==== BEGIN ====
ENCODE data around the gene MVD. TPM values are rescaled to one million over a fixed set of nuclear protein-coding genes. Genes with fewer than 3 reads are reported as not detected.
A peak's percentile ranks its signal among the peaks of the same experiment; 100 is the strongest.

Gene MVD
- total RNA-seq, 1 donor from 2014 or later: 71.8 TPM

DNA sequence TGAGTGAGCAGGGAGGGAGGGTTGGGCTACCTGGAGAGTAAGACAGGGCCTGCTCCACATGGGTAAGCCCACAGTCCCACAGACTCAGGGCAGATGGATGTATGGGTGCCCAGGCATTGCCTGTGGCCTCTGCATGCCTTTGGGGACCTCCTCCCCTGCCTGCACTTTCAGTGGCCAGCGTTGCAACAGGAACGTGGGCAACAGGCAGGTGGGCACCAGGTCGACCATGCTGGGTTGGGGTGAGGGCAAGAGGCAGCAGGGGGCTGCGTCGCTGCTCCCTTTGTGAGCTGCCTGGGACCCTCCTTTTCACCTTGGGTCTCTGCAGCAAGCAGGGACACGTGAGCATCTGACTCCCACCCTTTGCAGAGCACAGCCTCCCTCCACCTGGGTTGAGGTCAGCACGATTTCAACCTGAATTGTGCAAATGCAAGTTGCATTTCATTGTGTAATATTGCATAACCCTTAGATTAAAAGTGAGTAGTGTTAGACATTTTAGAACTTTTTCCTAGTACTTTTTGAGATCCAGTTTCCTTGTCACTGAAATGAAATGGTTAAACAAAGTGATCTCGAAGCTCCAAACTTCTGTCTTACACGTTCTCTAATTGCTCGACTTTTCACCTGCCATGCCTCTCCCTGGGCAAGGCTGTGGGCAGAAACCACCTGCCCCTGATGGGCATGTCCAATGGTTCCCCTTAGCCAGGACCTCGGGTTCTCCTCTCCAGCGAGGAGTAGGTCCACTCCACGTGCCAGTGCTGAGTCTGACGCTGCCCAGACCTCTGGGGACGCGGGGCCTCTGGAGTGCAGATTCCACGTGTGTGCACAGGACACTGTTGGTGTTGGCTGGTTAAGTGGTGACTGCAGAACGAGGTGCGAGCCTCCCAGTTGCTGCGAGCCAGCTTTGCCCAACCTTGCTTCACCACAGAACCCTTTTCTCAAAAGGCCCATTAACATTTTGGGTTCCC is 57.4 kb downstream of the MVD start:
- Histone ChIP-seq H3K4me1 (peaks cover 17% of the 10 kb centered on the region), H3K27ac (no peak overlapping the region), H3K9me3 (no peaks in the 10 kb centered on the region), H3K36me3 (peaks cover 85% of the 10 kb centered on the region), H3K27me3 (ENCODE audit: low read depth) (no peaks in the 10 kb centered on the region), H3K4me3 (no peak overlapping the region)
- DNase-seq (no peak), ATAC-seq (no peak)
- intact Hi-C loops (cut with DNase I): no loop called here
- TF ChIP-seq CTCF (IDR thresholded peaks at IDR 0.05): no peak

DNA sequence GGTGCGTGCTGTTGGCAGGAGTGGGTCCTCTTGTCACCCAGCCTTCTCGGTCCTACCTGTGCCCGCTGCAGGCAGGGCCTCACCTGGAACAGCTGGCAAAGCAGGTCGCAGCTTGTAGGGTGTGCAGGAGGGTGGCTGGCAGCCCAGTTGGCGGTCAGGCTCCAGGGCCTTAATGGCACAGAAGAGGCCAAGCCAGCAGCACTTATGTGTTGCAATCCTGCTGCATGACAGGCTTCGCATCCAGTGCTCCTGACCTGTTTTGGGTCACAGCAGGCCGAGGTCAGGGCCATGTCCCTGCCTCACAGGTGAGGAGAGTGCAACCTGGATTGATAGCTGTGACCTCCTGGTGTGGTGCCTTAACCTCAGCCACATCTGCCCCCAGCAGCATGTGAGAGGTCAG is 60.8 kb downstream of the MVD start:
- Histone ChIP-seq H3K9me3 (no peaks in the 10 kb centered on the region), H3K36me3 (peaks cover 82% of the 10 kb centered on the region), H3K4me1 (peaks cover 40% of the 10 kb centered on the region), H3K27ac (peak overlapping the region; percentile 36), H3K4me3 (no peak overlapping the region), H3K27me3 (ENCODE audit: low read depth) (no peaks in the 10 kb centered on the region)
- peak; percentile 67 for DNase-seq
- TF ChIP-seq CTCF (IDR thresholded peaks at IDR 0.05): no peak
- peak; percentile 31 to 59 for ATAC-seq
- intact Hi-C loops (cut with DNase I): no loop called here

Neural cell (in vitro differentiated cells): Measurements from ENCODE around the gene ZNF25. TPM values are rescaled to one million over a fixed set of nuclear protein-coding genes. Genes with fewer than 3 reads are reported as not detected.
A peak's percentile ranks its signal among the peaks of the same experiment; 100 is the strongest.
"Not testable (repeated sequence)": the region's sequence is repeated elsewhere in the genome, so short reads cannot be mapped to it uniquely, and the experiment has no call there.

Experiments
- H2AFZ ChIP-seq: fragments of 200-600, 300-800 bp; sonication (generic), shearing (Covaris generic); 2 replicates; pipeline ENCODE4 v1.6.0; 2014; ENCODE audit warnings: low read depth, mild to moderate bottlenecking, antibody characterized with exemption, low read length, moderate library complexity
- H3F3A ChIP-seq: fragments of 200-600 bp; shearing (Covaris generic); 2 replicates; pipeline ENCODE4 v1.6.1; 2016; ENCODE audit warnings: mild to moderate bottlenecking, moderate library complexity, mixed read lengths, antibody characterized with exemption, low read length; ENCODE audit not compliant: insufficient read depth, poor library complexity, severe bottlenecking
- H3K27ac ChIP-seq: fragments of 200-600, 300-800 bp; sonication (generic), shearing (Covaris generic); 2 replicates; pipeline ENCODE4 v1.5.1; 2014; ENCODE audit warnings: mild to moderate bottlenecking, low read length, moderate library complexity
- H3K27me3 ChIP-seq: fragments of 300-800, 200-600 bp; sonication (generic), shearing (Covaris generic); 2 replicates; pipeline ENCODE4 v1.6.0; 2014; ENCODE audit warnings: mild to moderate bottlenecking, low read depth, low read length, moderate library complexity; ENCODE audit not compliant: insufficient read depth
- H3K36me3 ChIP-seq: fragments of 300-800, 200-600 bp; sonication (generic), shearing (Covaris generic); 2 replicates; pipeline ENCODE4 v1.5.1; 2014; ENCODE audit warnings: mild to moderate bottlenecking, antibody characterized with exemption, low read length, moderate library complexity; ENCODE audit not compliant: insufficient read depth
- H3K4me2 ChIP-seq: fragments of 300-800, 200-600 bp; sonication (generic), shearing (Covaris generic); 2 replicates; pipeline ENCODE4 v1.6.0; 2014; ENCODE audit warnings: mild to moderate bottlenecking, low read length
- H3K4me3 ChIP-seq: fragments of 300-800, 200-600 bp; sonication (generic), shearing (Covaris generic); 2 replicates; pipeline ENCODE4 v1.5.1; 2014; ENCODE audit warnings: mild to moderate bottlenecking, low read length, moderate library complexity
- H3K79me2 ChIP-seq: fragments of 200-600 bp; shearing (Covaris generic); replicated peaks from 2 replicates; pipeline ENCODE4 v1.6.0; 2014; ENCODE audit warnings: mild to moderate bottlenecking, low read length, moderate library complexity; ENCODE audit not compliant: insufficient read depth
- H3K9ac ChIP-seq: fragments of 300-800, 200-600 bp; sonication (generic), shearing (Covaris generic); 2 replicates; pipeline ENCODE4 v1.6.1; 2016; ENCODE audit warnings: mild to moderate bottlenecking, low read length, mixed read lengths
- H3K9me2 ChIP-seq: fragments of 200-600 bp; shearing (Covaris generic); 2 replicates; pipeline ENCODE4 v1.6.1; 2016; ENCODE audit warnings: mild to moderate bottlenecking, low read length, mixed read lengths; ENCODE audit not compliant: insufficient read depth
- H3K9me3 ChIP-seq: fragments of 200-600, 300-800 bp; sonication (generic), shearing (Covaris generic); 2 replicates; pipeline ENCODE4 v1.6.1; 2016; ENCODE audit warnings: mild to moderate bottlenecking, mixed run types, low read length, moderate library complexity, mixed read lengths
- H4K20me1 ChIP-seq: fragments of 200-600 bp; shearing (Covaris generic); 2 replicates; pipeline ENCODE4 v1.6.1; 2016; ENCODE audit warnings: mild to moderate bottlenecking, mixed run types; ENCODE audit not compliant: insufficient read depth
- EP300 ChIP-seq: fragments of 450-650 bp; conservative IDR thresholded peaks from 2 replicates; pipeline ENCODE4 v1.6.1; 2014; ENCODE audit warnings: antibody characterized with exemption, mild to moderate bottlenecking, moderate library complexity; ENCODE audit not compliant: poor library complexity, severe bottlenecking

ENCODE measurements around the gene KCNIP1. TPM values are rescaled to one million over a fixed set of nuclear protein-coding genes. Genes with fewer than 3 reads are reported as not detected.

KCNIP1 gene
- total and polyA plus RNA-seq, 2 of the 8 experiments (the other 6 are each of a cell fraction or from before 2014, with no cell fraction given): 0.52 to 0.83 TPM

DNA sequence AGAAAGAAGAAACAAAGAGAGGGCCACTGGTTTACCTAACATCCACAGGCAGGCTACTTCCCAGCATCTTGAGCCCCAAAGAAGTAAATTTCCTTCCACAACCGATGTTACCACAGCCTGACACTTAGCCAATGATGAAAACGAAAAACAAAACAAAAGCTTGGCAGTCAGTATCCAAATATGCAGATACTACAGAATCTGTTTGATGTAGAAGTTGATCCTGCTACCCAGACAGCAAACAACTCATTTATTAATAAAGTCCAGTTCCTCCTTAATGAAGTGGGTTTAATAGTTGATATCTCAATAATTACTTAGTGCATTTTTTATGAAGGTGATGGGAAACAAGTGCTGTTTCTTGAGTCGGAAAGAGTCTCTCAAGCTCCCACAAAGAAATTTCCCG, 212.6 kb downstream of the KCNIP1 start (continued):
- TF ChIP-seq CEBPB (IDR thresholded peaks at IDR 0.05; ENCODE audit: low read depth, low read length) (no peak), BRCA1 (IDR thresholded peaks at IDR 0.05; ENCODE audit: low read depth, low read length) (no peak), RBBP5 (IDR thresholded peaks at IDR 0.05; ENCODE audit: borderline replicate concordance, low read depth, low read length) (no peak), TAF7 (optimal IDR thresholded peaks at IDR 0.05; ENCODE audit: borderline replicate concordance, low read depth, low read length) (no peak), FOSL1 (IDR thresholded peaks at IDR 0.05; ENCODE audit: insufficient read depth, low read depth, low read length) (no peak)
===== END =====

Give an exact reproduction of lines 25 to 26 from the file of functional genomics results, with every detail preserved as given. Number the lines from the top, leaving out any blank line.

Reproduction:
- H3K4me2 ChIP-seq: fragments of 300-800, 200-600 bp; sonication (generic), shearing (Covaris generic); 2 replicates; pipeline ENCODE4 v1.6.0; 2014; ENCODE audit warnings: mild to moderate bottlenecking, low read length
- H3K4me3 ChIP-seq: fragments of 300-800, 200-600 bp; sonication (generic), shearing (Covaris generic); 2 replicates; pipeline ENCODE4 v1.5.1; 2014; ENCODE audit warnings: mild to moderate bottlenecking, low read length, moderate library complexity